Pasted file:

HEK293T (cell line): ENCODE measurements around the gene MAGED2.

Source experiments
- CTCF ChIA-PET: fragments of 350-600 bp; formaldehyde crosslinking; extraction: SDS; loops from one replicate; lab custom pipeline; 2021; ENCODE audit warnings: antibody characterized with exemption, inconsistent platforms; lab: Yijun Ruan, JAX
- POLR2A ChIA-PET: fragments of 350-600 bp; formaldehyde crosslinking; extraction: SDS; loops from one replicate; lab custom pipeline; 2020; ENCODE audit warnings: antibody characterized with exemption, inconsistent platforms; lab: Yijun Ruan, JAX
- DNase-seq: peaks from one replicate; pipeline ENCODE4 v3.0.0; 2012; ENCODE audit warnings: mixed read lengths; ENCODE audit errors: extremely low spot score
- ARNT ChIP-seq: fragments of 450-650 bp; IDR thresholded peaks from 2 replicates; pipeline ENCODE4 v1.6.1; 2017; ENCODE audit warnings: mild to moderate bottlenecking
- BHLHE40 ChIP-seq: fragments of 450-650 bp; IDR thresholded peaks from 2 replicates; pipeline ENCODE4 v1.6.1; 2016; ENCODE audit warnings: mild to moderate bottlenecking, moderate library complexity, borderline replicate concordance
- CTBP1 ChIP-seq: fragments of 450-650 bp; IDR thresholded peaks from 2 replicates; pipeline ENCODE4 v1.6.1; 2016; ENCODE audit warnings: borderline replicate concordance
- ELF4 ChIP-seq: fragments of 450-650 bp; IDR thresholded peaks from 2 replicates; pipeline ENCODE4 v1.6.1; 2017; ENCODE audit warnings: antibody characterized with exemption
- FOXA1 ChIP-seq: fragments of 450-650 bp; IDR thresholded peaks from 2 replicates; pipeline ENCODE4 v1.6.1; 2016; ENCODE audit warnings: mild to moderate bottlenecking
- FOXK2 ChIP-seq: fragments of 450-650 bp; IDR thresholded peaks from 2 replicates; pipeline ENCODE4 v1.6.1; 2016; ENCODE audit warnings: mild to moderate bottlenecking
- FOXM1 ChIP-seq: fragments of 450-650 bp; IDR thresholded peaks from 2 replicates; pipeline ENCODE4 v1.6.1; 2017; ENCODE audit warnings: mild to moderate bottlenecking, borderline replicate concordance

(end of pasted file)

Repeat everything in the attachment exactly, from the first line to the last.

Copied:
HEK293T (cell line): ENCODE measurements around the gene MAGED2.

Source experiments
- CTCF ChIA-PET: fragments of 350-600 bp; formaldehyde crosslinking; extraction: SDS; loops from one replicate; lab custom pipeline; 2021; ENCODE audit warnings: antibody characterized with exemption, inconsistent platforms; lab: Yijun Ruan, JAX
- POLR2A ChIA-PET: fragments of 350-600 bp; formaldehyde crosslinking; extraction: SDS; loops from one replicate; lab custom pipeline; 2020; ENCODE audit warnings: antibody characterized with exemption, inconsistent platforms; lab: Yijun Ruan, JAX
- DNase-seq: peaks from one replicate; pipeline ENCODE4 v3.0.0; 2012; ENCODE audit warnings: mixed read lengths; ENCODE audit errors: extremely low spot score
- ARNT ChIP-seq: fragments of 450-650 bp; IDR thresholded peaks from 2 replicates; pipeline ENCODE4 v1.6.1; 2017; ENCODE audit warnings: mild to moderate bottlenecking
- BHLHE40 ChIP-seq: fragments of 450-650 bp; IDR thresholded peaks from 2 replicates; pipeline ENCODE4 v1.6.1; 2016; ENCODE audit warnings: mild to moderate bottlenecking, moderate library complexity, borderline replicate concordance
- CTBP1 ChIP-seq: fragments of 450-650 bp; IDR thresholded peaks from 2 replicates; pipeline ENCODE4 v1.6.1; 2016; ENCODE audit warnings: borderline replicate concordance
- ELF4 ChIP-seq: fragments of 450-650 bp; IDR thresholded peaks from 2 replicates; pipeline ENCODE4 v1.6.1; 2017; ENCODE audit warnings: antibody characterized with exemption
- FOXA1 ChIP-seq: fragments of 450-650 bp; IDR thresholded peaks from 2 replicates; pipeline ENCODE4 v1.6.1; 2016; ENCODE audit warnings: mild to moderate bottlenecking
- FOXK2 ChIP-seq: fragments of 450-650 bp; IDR thresholded peaks from 2 replicates; pipeline ENCODE4 v1.6.1; 2016; ENCODE audit warnings: mild to moderate bottlenecking
- FOXM1 ChIP-seq: fragments of 450-650 bp; IDR thresholded peaks from 2 replicates; pipeline ENCODE4 v1.6.1; 2017; ENCODE audit warnings: mild to moderate bottlenecking, borderline replicate concordance